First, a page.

Think about it. If he weighs a quarter as much as you do again... as the Americans say “do the math(s)”

Let me put it this way, imagine someone who is a head shorter than you and weighs a quarter less than you do again –(i.e. take your overall weight, split it into quarters, reduce it by one quarter.)
Take the time right now to vividly imagine it.

This is now someone shorter and considerably lighter than you.

Seriously, how threatened are you? Even if you know he has a rep or whatever, it just doesn’t have that same deep emotional impact.

Ok, now imagine he is a “insert martial art system of choice” master- with all the respect you have for that martial art isn’t there at least some part of you that STILL thinks “I could take him”?

Rightly or wrongly? Be honest!

This is only natural. And by that I mean it’s literally encoded in our genetics by Mother Nature.

If it were not so why would a cobra have evolved to have an expanding hood, a bear to raise up on its hind legs, a monkey to throw itself around aggressively, a cat to have hackles which raise, a scally to have a hotstep or a gangsta to wear massive clothes and adopt a ridiculous “large” gait (the capacity to hide weapons notwithstanding).

We “know” instinctively that in a scrap as a rule of thumb “Bigger is Better” – that doesn’t make it “true”, because at a counter intuitive, purely intellectual level we also can think of countless examples where this rule does NOT apply.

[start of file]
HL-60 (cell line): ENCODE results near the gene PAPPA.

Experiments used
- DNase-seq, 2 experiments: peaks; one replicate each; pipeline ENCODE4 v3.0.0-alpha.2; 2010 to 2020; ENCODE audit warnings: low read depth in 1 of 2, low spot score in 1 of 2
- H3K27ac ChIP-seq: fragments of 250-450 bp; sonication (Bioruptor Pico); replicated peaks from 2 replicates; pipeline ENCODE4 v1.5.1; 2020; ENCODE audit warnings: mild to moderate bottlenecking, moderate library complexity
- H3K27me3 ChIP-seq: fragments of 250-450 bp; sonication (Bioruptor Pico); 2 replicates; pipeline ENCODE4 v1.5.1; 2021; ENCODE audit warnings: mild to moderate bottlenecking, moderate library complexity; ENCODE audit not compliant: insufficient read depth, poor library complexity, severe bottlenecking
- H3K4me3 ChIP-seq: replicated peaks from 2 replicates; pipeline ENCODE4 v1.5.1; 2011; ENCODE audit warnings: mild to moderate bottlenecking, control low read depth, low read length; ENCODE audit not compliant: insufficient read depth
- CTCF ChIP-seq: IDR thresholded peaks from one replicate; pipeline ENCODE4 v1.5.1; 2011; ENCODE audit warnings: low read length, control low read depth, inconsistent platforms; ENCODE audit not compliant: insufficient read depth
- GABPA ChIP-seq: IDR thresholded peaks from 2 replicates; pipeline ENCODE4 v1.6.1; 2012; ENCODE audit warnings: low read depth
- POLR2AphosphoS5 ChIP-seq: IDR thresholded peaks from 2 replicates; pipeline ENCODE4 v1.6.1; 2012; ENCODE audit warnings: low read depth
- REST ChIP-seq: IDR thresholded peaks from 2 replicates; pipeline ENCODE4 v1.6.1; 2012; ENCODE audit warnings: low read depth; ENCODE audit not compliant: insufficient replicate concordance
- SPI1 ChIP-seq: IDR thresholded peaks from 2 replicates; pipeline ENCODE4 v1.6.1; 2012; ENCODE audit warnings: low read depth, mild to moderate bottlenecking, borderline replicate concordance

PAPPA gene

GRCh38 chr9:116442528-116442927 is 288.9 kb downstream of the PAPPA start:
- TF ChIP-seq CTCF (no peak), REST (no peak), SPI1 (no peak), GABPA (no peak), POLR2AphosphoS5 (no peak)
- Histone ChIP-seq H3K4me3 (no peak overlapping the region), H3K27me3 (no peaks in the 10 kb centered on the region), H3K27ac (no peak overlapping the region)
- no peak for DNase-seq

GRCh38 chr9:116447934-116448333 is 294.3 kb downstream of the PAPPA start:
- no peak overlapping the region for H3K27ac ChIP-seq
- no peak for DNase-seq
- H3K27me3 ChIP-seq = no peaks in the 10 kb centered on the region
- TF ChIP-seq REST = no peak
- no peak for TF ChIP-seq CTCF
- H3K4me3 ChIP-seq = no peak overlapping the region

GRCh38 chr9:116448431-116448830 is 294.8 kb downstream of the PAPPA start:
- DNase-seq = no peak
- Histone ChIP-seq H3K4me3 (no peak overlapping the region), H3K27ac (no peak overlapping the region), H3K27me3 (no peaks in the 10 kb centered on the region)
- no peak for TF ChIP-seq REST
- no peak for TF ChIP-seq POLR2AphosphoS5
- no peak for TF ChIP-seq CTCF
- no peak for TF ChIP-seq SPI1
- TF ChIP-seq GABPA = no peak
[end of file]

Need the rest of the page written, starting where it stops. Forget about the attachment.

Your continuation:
This is where the sense of unease comes in and what makes this Nightmare Scenario such a hotly debated topic. Essentially we all feel a bit conflicted about it.

Answer the following questions as fast as you can, go with the first thing that comes to your mind.

Here we go:

Chihuahua vs Rottweiler in a pit- where does your money go?

I’ll bet that got no delay- immediate response- “the Rottweiler... OB-vee-usly”

Ok, here is your next one:

One little old wrinkly Ninja vs 20 burly Samurai- where does your money go?

Um, more uncertainty... slightly longer delay to answer as brain does transderivational search and starts arguing with itself. It really does not compute very well, hence the delay.

What if told you the Ninja was the cook serving the Samurai poisoned Sushi?

AAAaaahhhhhh so grasshopper, the twisted human mind and the technology and strategies it has created have in effect actually changed the rules set out by nature.

The only answer that makes any reasonable sense when it comes to the human animal is: it depends.

The Ugly Truth

1.

A Larger Opponent who has equal skill, courage, determination – all the combative attributes you could ask for- is a Nightmare...
In fact on paper we must face the painful, ugly reality : all things being equal?
He is theoretically unbeatable.
At least in a sterile experimental environment, that’s just the Maths and the Physics of it.

2.
An even uglier, more confusing truth, but one that presents some light at the end of the tunnel for us is that fights don’t ever happen in purely sterile experimental environments. Ever.

Even a boxing ring or a cage with all the weight divisions, rules and everything else is not truly sterile.
Simple things that affect the outcome could range from something dramatic like being told to throw the fight or your wife gets it by a man with a trilby and a Tommy gun, or something tawdry like having an off day in the toilet department.

Humans are not Dogs, we bring too many complex factors to the table.